Newspaper Page Text
Speaking at a Chamber of Commerce meeting.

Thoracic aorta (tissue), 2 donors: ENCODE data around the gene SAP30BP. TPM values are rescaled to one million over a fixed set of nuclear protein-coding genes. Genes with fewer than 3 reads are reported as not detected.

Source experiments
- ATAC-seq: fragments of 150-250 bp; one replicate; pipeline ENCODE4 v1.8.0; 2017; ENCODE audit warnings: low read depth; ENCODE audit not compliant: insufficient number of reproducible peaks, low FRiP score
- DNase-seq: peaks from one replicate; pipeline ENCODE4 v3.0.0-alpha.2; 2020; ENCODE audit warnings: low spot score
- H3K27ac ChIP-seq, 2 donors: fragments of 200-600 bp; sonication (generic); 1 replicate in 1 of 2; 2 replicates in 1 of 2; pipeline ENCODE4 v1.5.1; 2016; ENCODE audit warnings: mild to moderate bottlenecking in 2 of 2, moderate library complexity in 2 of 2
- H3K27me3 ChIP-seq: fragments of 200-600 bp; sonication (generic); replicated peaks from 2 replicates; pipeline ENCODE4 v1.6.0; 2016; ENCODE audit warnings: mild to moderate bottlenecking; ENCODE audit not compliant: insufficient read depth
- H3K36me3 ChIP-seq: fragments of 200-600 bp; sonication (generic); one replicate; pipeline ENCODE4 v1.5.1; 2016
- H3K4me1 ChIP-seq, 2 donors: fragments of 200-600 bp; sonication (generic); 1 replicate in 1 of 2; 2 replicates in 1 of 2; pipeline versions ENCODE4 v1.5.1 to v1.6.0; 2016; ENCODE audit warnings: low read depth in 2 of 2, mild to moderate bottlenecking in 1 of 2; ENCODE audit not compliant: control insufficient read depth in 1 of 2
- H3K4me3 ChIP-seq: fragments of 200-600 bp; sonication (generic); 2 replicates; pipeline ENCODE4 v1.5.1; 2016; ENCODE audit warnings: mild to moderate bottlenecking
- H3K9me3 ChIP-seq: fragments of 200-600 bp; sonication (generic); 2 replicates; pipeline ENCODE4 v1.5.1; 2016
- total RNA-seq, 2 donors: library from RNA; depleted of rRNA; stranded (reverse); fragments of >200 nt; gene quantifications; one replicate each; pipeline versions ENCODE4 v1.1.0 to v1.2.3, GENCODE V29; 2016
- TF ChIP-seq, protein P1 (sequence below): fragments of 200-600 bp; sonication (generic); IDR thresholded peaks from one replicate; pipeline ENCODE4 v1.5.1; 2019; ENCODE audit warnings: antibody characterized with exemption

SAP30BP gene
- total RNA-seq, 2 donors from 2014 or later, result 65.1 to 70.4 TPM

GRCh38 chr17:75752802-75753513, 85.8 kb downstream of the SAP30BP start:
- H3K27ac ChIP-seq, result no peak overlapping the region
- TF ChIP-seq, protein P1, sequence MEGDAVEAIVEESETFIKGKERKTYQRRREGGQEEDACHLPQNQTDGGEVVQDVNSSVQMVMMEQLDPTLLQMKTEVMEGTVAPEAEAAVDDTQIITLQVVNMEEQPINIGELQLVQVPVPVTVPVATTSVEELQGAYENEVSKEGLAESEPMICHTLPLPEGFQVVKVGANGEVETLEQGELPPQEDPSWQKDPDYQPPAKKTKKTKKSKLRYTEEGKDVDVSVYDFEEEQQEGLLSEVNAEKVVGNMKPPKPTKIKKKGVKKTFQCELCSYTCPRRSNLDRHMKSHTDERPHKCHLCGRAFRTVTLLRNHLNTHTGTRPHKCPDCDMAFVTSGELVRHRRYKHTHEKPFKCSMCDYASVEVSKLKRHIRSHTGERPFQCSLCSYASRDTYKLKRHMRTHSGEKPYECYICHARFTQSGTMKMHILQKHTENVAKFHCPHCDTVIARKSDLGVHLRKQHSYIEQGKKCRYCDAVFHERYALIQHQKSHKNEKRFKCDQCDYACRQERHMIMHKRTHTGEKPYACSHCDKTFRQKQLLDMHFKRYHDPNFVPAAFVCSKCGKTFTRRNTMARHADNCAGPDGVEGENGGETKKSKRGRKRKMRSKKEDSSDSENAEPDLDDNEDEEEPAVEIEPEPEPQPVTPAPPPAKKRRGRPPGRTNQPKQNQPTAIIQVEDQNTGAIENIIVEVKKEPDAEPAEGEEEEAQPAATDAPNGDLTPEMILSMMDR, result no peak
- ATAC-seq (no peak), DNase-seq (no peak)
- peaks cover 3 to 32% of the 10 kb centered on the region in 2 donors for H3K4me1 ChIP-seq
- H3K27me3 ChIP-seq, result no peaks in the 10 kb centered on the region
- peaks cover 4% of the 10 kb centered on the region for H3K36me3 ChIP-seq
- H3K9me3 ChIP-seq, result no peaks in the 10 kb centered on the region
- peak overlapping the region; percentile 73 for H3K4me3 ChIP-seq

Chief Cossack Whalen Referred to the Police as "Ypur Hired men, Such as the Present Speaker.” Workers, Answer the Ex ploiters and Their Hirelings by the Mass Political Strike on May Ist. Vol. VI., No. 338 Down Tools on May Day! The titles of two recent editorials in the “Journal of Commerce,” one of the leading organs of Wall Street, are interesting illustrations of the policy being shaped by the capitalists of the United States. On March 28, an editorial was headed—“ The Menace of Russian Steel.” Another on April 4, is entitled—“ The Current Threat of Unemployment Insurance.” In these two titles (naturally also in the editorials themselves) is mirrored the policy of the capitalists of the United States: War against the Soviet Union and war against the American working class. It is a single and unified policy of class war against the proletariat. Wall Street considers that “Russian steel” is a menace because the Soviet Union is building socialism, tremendously increasing iron and steel production at the same time it wipes out unemployment, steadily raises wages, installs the seven-hour five-day week for the workers, meanwhile in the U. S. A. unemployment increases even when produc tion goes up (though it remains at a low level), wages are being cut everywhere and the 12-hour day and the seven-day week is suffered by the workers. The editorial outlined in cautious words how American capitalism was menaced by this socialist construction of the Soviet Union, laying the basis for war against the Soviet Union that is being prepared post-haste by Stimson in London, backed up by the “moral” preparation through the Anti-Soviet church drive, the A. F. of L. and “socialist” propaganda, with the Lovestonc and Cannon renegades from Communism stridently claiming a part in the war preparation against the Soviet Union. In the editorial concerning the “Thread of Unemployment Insur ance,” the organ of Wall Street speaks of “the responsive fear in the breasts of many persons” at the very mention of unemployment in surance, a fear that is becoming greater as the American workers, both employed and unemployed, rally to the banner of the revolutionary unions of the Trade Union Unity League and the Communist Party in the struggle to force concessions from the capitalist class, concessions of unemployment insurance, the seven-hour day an<’ the five-day week, higher wages and no speed-ups. Not even a ripple of concern troubled the waters of American cap italism, not even the bother of conducting a fake “investigation” in the Senate was taken, before the workers, led by the T.U.U.L. and the Communist Party, had come onto the streets in battle during the March (i campaign. This very fact shows that what the “Journal of Commerce” calls “sustained, relentless political pressure,” the revolu tionary mass action of the workers, is able to wrest concessions from the resisting boss class. The editorials mentioned clear]*' show what the workers have to face. The policy of war against the Soviet Union and the policy of war against American workers is one single class war policy of the American capitalist class against the workers. It is worth noting that the “Journal of Commerce” applauds “pro posals which the American Federation of Labor is prepared to support in lieu of agitating for unemployment insurance.” This should show workers deluded by the hokum of much of the capitalist press, that William Green of the A. F. of L. in the Senate “investigation” did not advance proposals for unemployment insurance, but only for futile fake measures that the bosses not only do not fear but will actually aid them in fighting the workers—such as “worker-management coopera tion” for example. That is why the “Journal of Commerce” speaks of Green’s proposals as worth being “welcomed by far-seeing employ ers” to forestall “much more radical experiments.” Again we see that the way to gain even the most minimum of re sults for the workers is to fight against the fascist tricksters of the A. F. of L. and all who try to soften the struggle down to petty de mands and to limit the action of the masses to humiliating petitions robbed of all class spirit. Again we see that only by rousing the whole working class, employed and unemployed, women and youth, Negro and white, organized and unorganized, can the demands for un employment insurance, for immediate relief, for the 7-hour, 5-day week, more verges and no speed-ups, be forced down the throats of the re sisting bosses and their government watch-dogs. Only by revolutionary mass action can the workers wrest from the greedy clutches of the capitalists that which will never be given without fierce struggle. For this reason, the workers will prepare the mass political strike on May Day, demanding not only unemployment insurance, but countering the war preparations against the Soviet Union with mass protest, demanding the freedom of all workers ar rested in the March G campaign, and serving warning in still sterner fashion than on March 6, that the American proletariat will refuse to starve, that it rejects the whole capitalist system of robbery, black jacks, misery and war, ..nd is preparing to make an end of it. Down tools on May Day! I] m, GREEN SLAPS PARKER ON WRIST Green’s Henchman Did Support Parker WASHINGTON. April 6.—Wil liam Green, and the fakers in the American Federation of Labor, who support the Hoover regime against the workers, who let reactionary Hughes be p\<. on the bench of the U. S. Snnreme Court as chief jus tice by Morgan and Hoover, now raise a small cloud of dust over the threatened anpointment of another reactionary, Parker, to the Supreme Court. Parkei lad already received the support of the Georgia Federation of Labor, and only when Green gave the signal that some sort of attack would have to be made, did the president of the iieorgia.A F. of L. write a half-hearted letter mildly berrating his ciose friend Parker. HOW ABOUT THE DEAD AND CRIPPLED? WASHINGTON, D. C.—The cost of the last world war for the United States has been computed at $31,- 400,000,000 (fifty-one billions). # a Today in History of the Workers April 7, 1772—Charles Fourier, French utopian socialist born at Besancon. 1871—Paris Commu nards burnt the guillotine, sym bol of monarchist and bourgeois rule. 1920—Coal miners of Kan sas struck against state industrial commission law forbidding s rikes. 1920—Anti-Socialist bills intro duced in New York legislature. 1923 lndictments against 76 Herrin, 111., coal miners dropped after second trial acquitted five of strike deaths. 1925—Paul Crouch and Walter Trumbull, United States soldiers at Hawaii, sen tenced to prison for Communist activity. Published daily except Sunday by The (Jouiprodaily I’uhlisliiou Company* Inc., 2H--H Union Square, New York City, N. Y. 4 POLICE BREAK TEXTILE MEET Many Workers Join the Union j NEW BEDFORD. Mass., April 6. j —Police broke up the second meet- I ing of the National Textile Workers j Union, after Fillmore and Sameiro had spoken for over one hour at i Taunton. Many workers joined the union. Leaflets were distributed to the Fall River strikers by the National j Textile Workers Union. .They were j received with enthusiasm by the strikers. After seeing the National ] Textile Workers Union leaflet ex posing the misleaders in the Asso l eiated Federation of Textile Opera tives, the strikers booed McNamara I of the A. F. T. O. STEVEDORES STRIKE BUENOS AIRES.—The extension of the coal stevedores' strike to in- I elude all stevedores has tied up port shipping here. SCHOOL TEACHERS JOBLESS. NEW YORK.—There are about 3,431 unemployed school teachers here. WAR AND THE SEA Rapid Arming of Merchant Ships By HARRY CANNES ' “Every merchant ship that goes into drydock these days comes out with a gun deck.” This is how a sailor summed up the rapid war preparations on the sea. In war time, the merchant fleet becomes a definite part of the navy. More and more the merchant ships are being linked up with the war preparations of the imperialists. Merchant ships fcre officially recognized as a naval reserve. The $250,000,009 being spent by , Baily 32T JUark* r INDIAN RAIL ! STRIKERS IN HOT STRUGGLE Bunk About Gandhi to Hide Real Fight on British Rule i ‘Brickbats for Batons’ Sharper Clashes Ahead in Railway Strike Dispatches from India are so cluttered up with bunk about Ma hatma Gandhi and his fake “fight” that the real struggle of the work ers and peasants against British imperialism tends to be obscure! in the capitalist press iccitals of non sensical details of Gandhi's “march to the sea.” The strike of the workers on the Great Indian Peninsular Railway, al ready going on for more than two i months, is the outstanding current j struggle of the masses. This em braces over 100,000 workers, and is being fought in opposition not only to the tyrannical decree called the j “Trade Union Disputes Act” and | the government which is persecut ! ing the workers under it, but also against the scabbery of the fascist leaders, headed by Joshi, of the j union of railway office employes. ■Joshi's “union” is called the “G. I. P. Staff Union,” while the strikers’ | real union is the “G. I. P. Railway ; men’s Union.” Rank and file mem i hers of the “Staff Union” nre re belling against the scab orders of C Continued on Page Three) sossesTaTl TWO GIRL REBELS Gannet 5 to 10 Years; Yoki 1 to 10 Years POWHATON. Ohio, April 6.- : Denying the motion for a new trial, the boss-controlled judge sentenced Betty Gannet and Zorki Yoki to pris on under the criminal syndicalist law. Gannet was sentenced to sen e fr.m five to ten years and pay a fine of $2,500 and Yoki to serve from one to ten years, at the Marysville Reformatory. Yoki has been released on bond jof $2,000 pending appeal. Gannett will be released on bond of $5,000 Monday. These two workers were jailed tin-' der the vicious criminal syndicalist law by the Ohio bosses because ot their activity in the Martins Ferry unemployment demonstration. JOBLESS FUR WORKERS MARCH j All Workers Called to Market Tomorrow To fight against speed-up and un employment, against the reactionary bureaucrats of the right-wing union, for unemployment insurance, the six hour day, five-day week in the fur trade, the Needle Trades Workers Industrial Union is calling for a demonstration of employed and un employed fur workers this Tuesday, I at noon, in the fur market, on 6th Ave. and 28th St., and calls upon all I needle trades workers to participate in this demonstration and report fjr it at the union office, 131 W. 28th j St. The Trade Union Unity League has endorsed the demonstration and appeals to all workers to help Jhe furriers in their fight for better conditions and to come to their dem onstration tomorrow. the government, under the White- Jones bill, is in reality a part of the war expenditures of the bosses under the guise of subsidies for merchant ships. The 1922 Washington naval con ference, in considering war naval armaments provided that the impel-- j ialist bandits could see to it that! the decks on merchant --liius were so constructed that they could mount guns of 6-inch calibic. At the London race-forai ms , (Continued on Page Three) | Kutrri-ii no si.'«’uiii!-<-I:ik» 111:1 Her ai llie I‘iist order a< New tiirh. .V V.. umlcr (lie net i f Mnrrb 3. IST& NEW YORK, MONDAY, APRIL 7, 1930 London Meet i Flops Again; j BriandLeaves ' j LONDON, April 6.—The siender 1 threads which held the five-power ' conference together have again * snapped. Premier Briand, delegate | for French imperialism, left for France Saturday, with no inten tions of returning to discuss arma jments or “security pact.” This 1 leaves the talk of the imperialist 1 bandits at London high and dry. [The French leave-taking is just one j feature of the antagonisms which | were sharp before the conference I met and have been sharpened since jits meeting. ' | The smoke-screen pacifist struc ture that Hoover, McDonald and . Stimson have been building up to cover the .rapid war preparations of the imperialist robbers has col -1 lapsed like a house of cards. Be hind it the masses can now view the rapid war moves of the imperialist powers. j “Only a miracle can save the con ference now,” declares one London correspondent for a capitalist sheet. , However, the imperialist powers do not believe in miracles for war pur poses but construct more cruisers, battleships and airplane carriers. The American delegation is booked to return on April 22nd. Their wives have already left. Talk about “disarmament” left long ago. LYNCH NEGRO j WORKER IN GA. Bosses and State Put . on Mystery Air 1 LOTUST GROVE, Ga.. April 6.- What is clearly another lynching of another Negro worker here was re vealed when J. H. Wilkins, Pullman porter of the Southern Railway was found with his neck tied to a small ]tree, and his knees touching the ground. Welkins’ skull was frac tured in two places. Bruises and cuts on his body showed that he had been tortured and then lynched, j Railway officials and Georgia gov ernment authorities are trying to hide the whole affair under the guise of mystery in order to cover up the jlrutal lynching of a Negro worker. HOLD DISTRICT MINE CONVENTION Will Take Up National Convention Matter ! ZEIGLER, 111., April 6.—With ! seventy-five delegates already pres ent. representing twenty-five locals, the District Convention of the Na tional Miners’ Union opened here \ yesterday. This is one of a series j of twelve district conventions in all mining fields in preparation for the national convention of the National Miners’ Union, for which at least j 1,000 rank and file representative ! delegates will be mobilized. ' Freeman Thompson opened the district convention. Winigar was elected chairman, Broux, vice-chair man and Groves, secretary. Gerry Allard was elected on the credentials committee and Galli on the resolu i lions committee. A report on the new leadership and mobilization for the National Convention and the May Day strug gle will be made by Stuart. The agenda also contains reports on the ! Trade Union Unity League; report ■on unemployment in the mining ! field by Thompson, as well as re , port on the national situation. Gerry Allard will report on the district I and the youth. Survivors of a Wreck - fjff. Not f’Ff Worn nre Inclcn when the bosses speed up sinks theiv hips fv c’ iftahrsj litem thru fjhuMlt/ e,c. s. Tin. sulfa..- iu..d a, y • • ilhout uolhev- ii,ul i, iihor.i : oOs — Ijoh:luy for ouUilth ciu ,ar i t Oc | vumC bit ipv. iif A ( if (»i t il(( .oiicn iitj\ o j Hu iiuuuic bosses. iU.S. DICK KILLS AN ANTI-FASCIST i WORKER AT MEET 1 .s Into Crowd of 2,000 at Peaceful Meeting’ Dicks Aid Mussolini Bellutzi and Another Worker Shot An Anti-Fascist worker was I j killed by a federal immigration de , I tective when a group of government ■ j gunmen, working in the interest of ! Mussolini, broke into an Anti-Fas ! cist meeting of 2,000 workers at , I Cooper Union yesterday. A debate . I was on over the question “What will I replace fascism in Italy after its i overthrow?” Another worker, Bellutzi, is ex pected to die as a l-esult of the p shooting. The dead worker has not yet been identified. The murderer is Thomas A. Lil lienthal of the Mercer St. Station, one of Whalen’s cossacks, who take especial delight in shooting at work ! ers. Lillienthal fired point blank j into the crowd of workers. ! At five o’clock fifteen detectives rushed to the platform in an at tempt to arrest Borghi, one of the | speakers, representing the anar ! chists. The other speaker, Vacir:a, j represented the socialist party. Borghi jumped into the crowd and I; one of the detectives rushed after I him, drew his gun and fired into ; the crowd of workers. The bullet I passed through the side of Bellutzi and hit another worker in the head Both were rushed to the St. Marks | hospital. Men and women were trai\- . j pled by the panic caused as a result '.of the shooting by this Whalen thug. The meeting had proceeded in a '; quiet, orderly fashion and has just j been concluded when the detectives ‘ jumped for Borghi. Borghi’s where ' ‘ abouts are unknown. . j ! Meet of Local 43 Milliners Is Called ’ j A meeting of all chairladies of j j Local 43, of the Milliners, on the j ways and means organization cam ! paign will take place Monday at : 3:30 p. m., at the office of the 131 W. 28th St. There will be a general meeting |of milliners on Tuesday night at Bryant Hall, 42nd and 6th Ave. There will be a report on various activities. Sham Battle in Chic rimaries —. CHICAGO, A .-—Tuesday the 1 j primary election for senatorship will take place here with Ruth Hanna McCormick, of the International ‘ Harvester bosses and the rabidly re actionary * Chicago Tribune, and I Charles S. Deneen. representing the (same group of bosses in Chicago— both favoring the Hoover imperial ists—ir. a sham battle. Member Meeting 1 of Party and League A general membership meeting of Party and YCL members will Ibe held at Central Opera House, 1 1 67th St. and 3rd Ave., on Wednesday, April 9 at 8 p. m. Every member of the Party and YCL is instructe ! to be pres- I ent. There will be no admittance j except to members with mem-, bership books. Very important questions will be discussed, and no member should fail to appear. District Buro, New York Dis trict, Communist Party of U. S. A., Young Communist League. •«. SL'BSCIMPTION KATIES: In Mew Vork by mnll. SS.no per year. UutHide \ew York, bjr mail fH.OO iicr year. Philadelphia Workers to Push Factory Gate Sales of Daily Worker in Drive Street Units Adopt Factories in Revolutionary Competition Goal Is Mass Circulation With 30,000 New Readers by June Ist PHILADELPHIA, Pa.. April 6.—“ The Philadelphia District of the Communist Party learned to realize during the Recruiting Drive and the unemployment campaign the importance of the Daily Worker as an agi tator and organizer for the revolutionary movement” said E. Gardos district organizer, speaking on the mass circulation drive of the Daily FASCIST VETS TO ALTER MAY 1 PLAN Ask Patriots for Help; Have 200 Thugs ! Unable to arouse much support within their own ranks among the i workers, many of whom are unem ployed, tramping the streets facing starvation, the fascist officers of the Veterans of Foreign Wars have an nounced that they will call on other patriotic organizations to get up ; some kind of demonstration for i Union Square on May 1, in order not j to give the Communists a meeting. ; Publicity Agent Charles S. Pem ! burn, after an alleged meeting of ; various organizations on Friday de | dared that half-hearted measures were taken to go ahead with the parade. In fact, said Pemburn “there has been an element of doubt in our plans.” I All plans of the blustering eVt erans of Foreign Wars to show their I strength on May 1 have dwindled to i the point where the entire program I for the demonstration has been \ changed. The parade and meeting, if they can get enough supporters for it, , will be under the auspices of a non i existent organization named on the i spur of the moment the “American Pay-triotic May Day Rally.” Congressman Hamilton Fish, Jr., i author of a bill against militant workers, is scheduled to speak at (Continued on Page Two) MEXICAN MASSES PROTEST TERROR Angered at Jailings of Leading Workers Reports from Mexico, written in the capitalist press’ best hysterical ‘“red scare” style, tell of the j “thwarting,” on Sunday, of “red rev i olution” by raids on Communist I headquarters at Vera Cruz. Orizaba, | Cordoba and Jalapa, with great mil | itary activity and the arrest of “known radical The 32 i hunger-striking workers imprisoned I before March 20 were released on March 19 only to be rearrested that | day in unemployment demonstra tions at Mexico City. These workers, among them Vale tin S. Campa, leader of the revolu* i tionary trade unions, immediately resumed their hunger strike and the present “plot” is undoubtedly the mass protest ot the workers called for by the Communist Party to de mand the release of the imprisoned .vorkers. Even the capitalist press admits that despite the heavy troop mobilizaton, a sizeable demonstra tion occurred in Mexico City, “signs of disorder’' in Vera Cruz, and “vir ! tual martial law” in all affected centers. Os course the government claims the Communist International I was “behind” the movement. NEEDLE TRADES FRACTION TONIGHT. A meeting of vital importance of all Needle Trades Workers in the Party and League will take place j tonight, 8 p. m. at 26 Union Square. I HIT JAPANESE TOILERS Police, Boss Thugs Unite in Slugging A number of Japanese workers be- 1 longing to the militant Japanese Workers Club in New York were thrown out from a meeting of the “Labor” Department of the Japancs.- Association by policemen and hireil thugs and were beaten unconscious! on the idewalk Saturday evening. The meeting which was held at the Japanese Church, East 57th St. was a deliberate attempt on the par, of the bosses to soften the growing discontent of the Japanese workeis. i he chief spokesman for the bosses) with the objective of 30,000 I new readers by June Ist. “The first steps in the mass cir culation drive for the Daily Work ier have been taken. A quota of 12,500 consisting of 800 new sub j Scribers, and the rest through fac j tory gate sales and delivery sales j was set and plans were worked out . by the District Bureau. Each street I nucleus adopted a factory where the Daily Worker is to be sold before the gates. A revolutionary compe ; tition has been started between the ! nuclei and individual comrades. “The Daily Worker drive will be ;, made a success in the Philadelphia > j District.” PROTEST GREETS FASCIST FLIER Anti-Fascist Workers Clubbed and Arrested The Hungarian fascist, Alexander Magyar, who is on a flying propa ganda tour for the Horthy govern ment, was received with boos and a protest demonstration by a large group of Hungarian workers from the Anti-Fascist Federation of America Saturday afternoon at the | Newark airport. The w'orkers, carrying placards. “Fascism Means War and Murder,” “Fascism Means Unemployment,” “We Don’t Want Horthy,” “Down With Fascism,” etc., were provoked by fascist thugs and the police, who naturally cooperated with the fas cists. A serious fight started w'hen one of the “welcoming committee,” or ganized by the fascists, savagely | crashed a cane across the head of an Anti-Fascist worker. Although jthe policemen on the scene were do | ing their best in helping the fas i cists they did not use their night- I I sticks at the beginning, because, as j the reporter of the Herald Tribune observed, they were afraid of “mis taking a member of the welcome committee for an Anti-Fascist rioter,” The Anti-Fascist demonstrators were dispersed only after additional police forces arrived on the spot. Although the fight was clearly pro voked by the fascists, the police ar rested eleven men and women Anti-1 Fascist workers. Many workers j were wounded in the fight by fas | cist thugs. Recruiting Officer Says Communists Work on U. S. Armed Forces CLEVELAND, Ohio, April 6.- Army recruiting officers here admit, j that Communist propaganda among j the unemployed workers and in the armed forces are creating dissatis faction with the imperialist war ma chinery. “In years gone by,” said Lieuten ant Leonard C. Parker, head of the navy recruiting station here, “a man would try to join the service if hf couldn’t find a job. ‘Red’ organizers have planted seeds of dissatisfaction in the fertile ground provided bv the unemployment situation and have j succeeded in convincing many that j i the United States government is run j by ‘the big bosses’ and that members j of the military service are but ‘tools 1 iof the capitalists.” •at the meeting was the Japanese I vice-consul who talked about “uu- 1 employment insurance and the sav-j i ings.” I Immediately following hiY talk, a 1 number of militant Japanese workers began to distribute leaflets and de | manded the floor. Officials in ‘charge of the meeting suddenly turn ed off the light and the police and thugs began to beat up the workers The cooperation of the American I government with the Japanese bosses ! in oppressing the workers was vew j clearly brought out in this ease. FINAL CITY EDITION Price 3 Cents CALL FOR UNITY OF JOBLESS. AND EMPLOYED MAY 1 Push Plans for July 4 Chicago Convention of Unemployed Expect 10,000 Present Mobilize for Defense of the Soviet Union “On May Day, unemployed and i employed workers of the United I States must demonstrate shoulder ; to shoulder with the workers of all i countries for the defense of the j Soviet Union and against imperial j ist war,’ - said Pat Devine, secre tary of the National Executive Com mittee of 35, elected by the first | preliminary national conference on unemployment. The National Executive Commit tee is making rapid preparations for , the National Convention of unem ! ployed, set for Chicago, July 4th. j Over 10,000 delegates from all parts | of the country will attend, j “May Day, the international | working class day of struggle, must j be the scene of the largest political demonstration and strikes this coun- I try has yet seen,” said Devine. “It | must be a living example of the ; unity of purpose of the unemployed and employed workers of this coun j try. It must be a high point in the j fight for Work or Wages, against j wage-cuts, speed-up and for the ; seven-hour day and five-day week and against unemployment and cap italism.” j* * * BOSTON, Mass., April 6.—-Def , inite plans were made to elect a large delegation of unemployed to attend the July 4th unemployed con vention in Chicago on the return of the delegates from the New York preliminary national conference on unemployment. BAKERS LOCAL 3 FOR MAY 1 STRIKE Union City Bakers Mobilize for TUUL With only three voting against, Bakers Local 3, Amalgamated Food Workers, at a membership meeting attended by many hundreds Satur day afternoon in Brooklyn, voted to send 20 delegates to the shop con vention called by the food workers’ section, Trade Union Unity League, for Sunday, April 20th, at Manhat tan Lyceum, to set up a New York food workers’ industrial union. A motion was also passed that this Monday the executive board work out ways and means for par ticipating in the general strike for May Ist, called by the Communist Party, together with the Trade Union Unity League and other la ! bor organizations based on the pro gram of class stuggle. Saturday’s vote of the Local 3 membership proves overwhelmingly the right wing’s treachery and takes the ground from under Burkhardt s “official” figures that the T.U.U.L. only obtained 333 votes out of 1,500 cast by Local 3 in the recent refer endum. * * * UNION CITY, N. J„ April 6. Delegates are being mobilized in North Bergin and Union City for the shop convention called by the Food Workers’ section of the Trade Union Unity League, April 20. A. F. of L. workers will be represented. At a meeting of Bakers Local 6 of the Amalgamated Food Workers, held on Saturday, there was one of the usual fake elections staged by the bureaucracy of the local for a j general secretary. An election com mittee of two bureaucrats, elected at a meeting of the executive board, where only five members were pres ent, were in charge. This commit tee never reported the results of the election and the ballots have mysteriously disappeared up to to day. 7-HOUR DAY IN U.S.S.R. MOSCOW.—The seven-hour day has been established on the four chief railroads ol the Soviet Union. Today in the | jOaily Worker “Our Answer to the Crusade,” Page 4. Class against Class in the South, Page 4. Economic Crisis in Egypt, Page 4. Significance of Revolutionary Songs, Page 4. New Haven Promises Gas Bombs to Job less. Page 3. TOMORROW. How Frisco Workers took care of Hoan. The U. S. at the London Naval Conference,